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Thought you had it easy? University in Madagascar.

During my undergraduate years I had numerous foreign graduate student teachers. I struggled through my calculus class trying to understand what the heck my Middle Eastern professor was trying to say; it took me all semester just to figure out that when he said “the limit of A Capital is infinity”, the word “capital” wasn’t referring to some mysterious mathematical term. No, he just said that every time he used a letter that was capitalized. It didn’t help that my super nice but super non-English speaking TA named Harry (pronounced: Ahree) was equally incapable as an instructor.

To be honest, I was usually really annoyed that I was paying a lot of money to attend University, and that I was getting sub-par education in return. It frustrated me that I didn’t understand a concept because my teacher couldn’t convey an idea in English.

It was so easy for me to judge the situation when I had no concept of how hard these people had worked to get the opportunity to study in America. I was so easy for me to demand that they be better qualified, when I didn’t realize that they were literally some of the brightest (or the richest) people to come out of their respective countries.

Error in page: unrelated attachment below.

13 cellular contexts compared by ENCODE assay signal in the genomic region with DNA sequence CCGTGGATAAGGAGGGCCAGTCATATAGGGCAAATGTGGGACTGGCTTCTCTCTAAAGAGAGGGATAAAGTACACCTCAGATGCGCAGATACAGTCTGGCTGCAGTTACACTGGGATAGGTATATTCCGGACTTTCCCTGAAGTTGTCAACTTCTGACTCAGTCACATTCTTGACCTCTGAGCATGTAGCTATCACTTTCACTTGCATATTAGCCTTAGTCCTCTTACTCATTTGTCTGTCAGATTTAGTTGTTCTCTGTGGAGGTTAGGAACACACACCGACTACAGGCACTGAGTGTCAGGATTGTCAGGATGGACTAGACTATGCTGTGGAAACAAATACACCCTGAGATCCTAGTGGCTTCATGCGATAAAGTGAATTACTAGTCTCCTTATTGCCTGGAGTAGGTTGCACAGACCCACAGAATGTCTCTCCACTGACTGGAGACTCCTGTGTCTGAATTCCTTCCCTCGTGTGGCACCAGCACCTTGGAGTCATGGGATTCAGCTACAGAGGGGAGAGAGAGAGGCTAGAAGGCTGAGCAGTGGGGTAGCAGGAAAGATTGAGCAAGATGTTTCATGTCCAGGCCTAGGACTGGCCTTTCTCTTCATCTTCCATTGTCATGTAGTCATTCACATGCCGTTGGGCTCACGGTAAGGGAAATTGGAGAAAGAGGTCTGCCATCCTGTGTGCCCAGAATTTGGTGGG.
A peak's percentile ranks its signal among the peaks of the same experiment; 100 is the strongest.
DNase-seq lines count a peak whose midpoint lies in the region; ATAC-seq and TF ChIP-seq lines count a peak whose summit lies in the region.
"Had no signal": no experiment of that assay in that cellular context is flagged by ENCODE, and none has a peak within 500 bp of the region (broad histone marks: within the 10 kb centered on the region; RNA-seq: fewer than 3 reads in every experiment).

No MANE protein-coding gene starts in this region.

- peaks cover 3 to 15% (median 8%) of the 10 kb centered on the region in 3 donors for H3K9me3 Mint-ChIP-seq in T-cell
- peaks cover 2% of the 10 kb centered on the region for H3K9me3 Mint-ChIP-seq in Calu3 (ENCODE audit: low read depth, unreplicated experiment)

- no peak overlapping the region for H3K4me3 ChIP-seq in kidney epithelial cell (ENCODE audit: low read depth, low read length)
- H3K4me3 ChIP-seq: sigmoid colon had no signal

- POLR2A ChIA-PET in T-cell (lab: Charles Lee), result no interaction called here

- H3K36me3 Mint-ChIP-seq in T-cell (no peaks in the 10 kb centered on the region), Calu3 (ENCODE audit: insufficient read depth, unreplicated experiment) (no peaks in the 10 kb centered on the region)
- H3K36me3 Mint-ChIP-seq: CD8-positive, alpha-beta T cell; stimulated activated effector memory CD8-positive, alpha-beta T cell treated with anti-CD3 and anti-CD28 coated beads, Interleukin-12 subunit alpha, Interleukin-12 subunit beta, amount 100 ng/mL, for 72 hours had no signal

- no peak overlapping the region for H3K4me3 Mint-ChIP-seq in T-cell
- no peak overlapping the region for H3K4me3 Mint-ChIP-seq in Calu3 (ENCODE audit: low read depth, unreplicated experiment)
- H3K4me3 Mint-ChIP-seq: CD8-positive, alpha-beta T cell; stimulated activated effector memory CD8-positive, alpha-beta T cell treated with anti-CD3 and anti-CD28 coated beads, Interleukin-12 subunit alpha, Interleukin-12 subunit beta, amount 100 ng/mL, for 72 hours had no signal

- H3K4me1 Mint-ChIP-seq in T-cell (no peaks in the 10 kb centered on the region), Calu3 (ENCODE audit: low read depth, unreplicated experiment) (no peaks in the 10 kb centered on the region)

I know better now.

In Equatorial Guinea I met students who worked their whole academic lives to get better education. They gave up everything to travel to Ghana to learn English. They applied to scholarships to get to Spain and get Western education. They overcame the circumstances of their political situations to get a better life. In a country where only the rich or the politically connected get academic scholarships to leave the country, it’s a surprise that anyone who isn’t Fang or isn’t an entrepreneur can even make it. Not to mention, the university of Equatorial Guinea (the only in-country option for higher education) does not offer master’s degrees, and often gives out three year technical degrees. If these students were to go onto study in America, not only would they have to first work do an extra year of work to earn a bachelor’s degree, but they would also have to learn the Western-style of learning.

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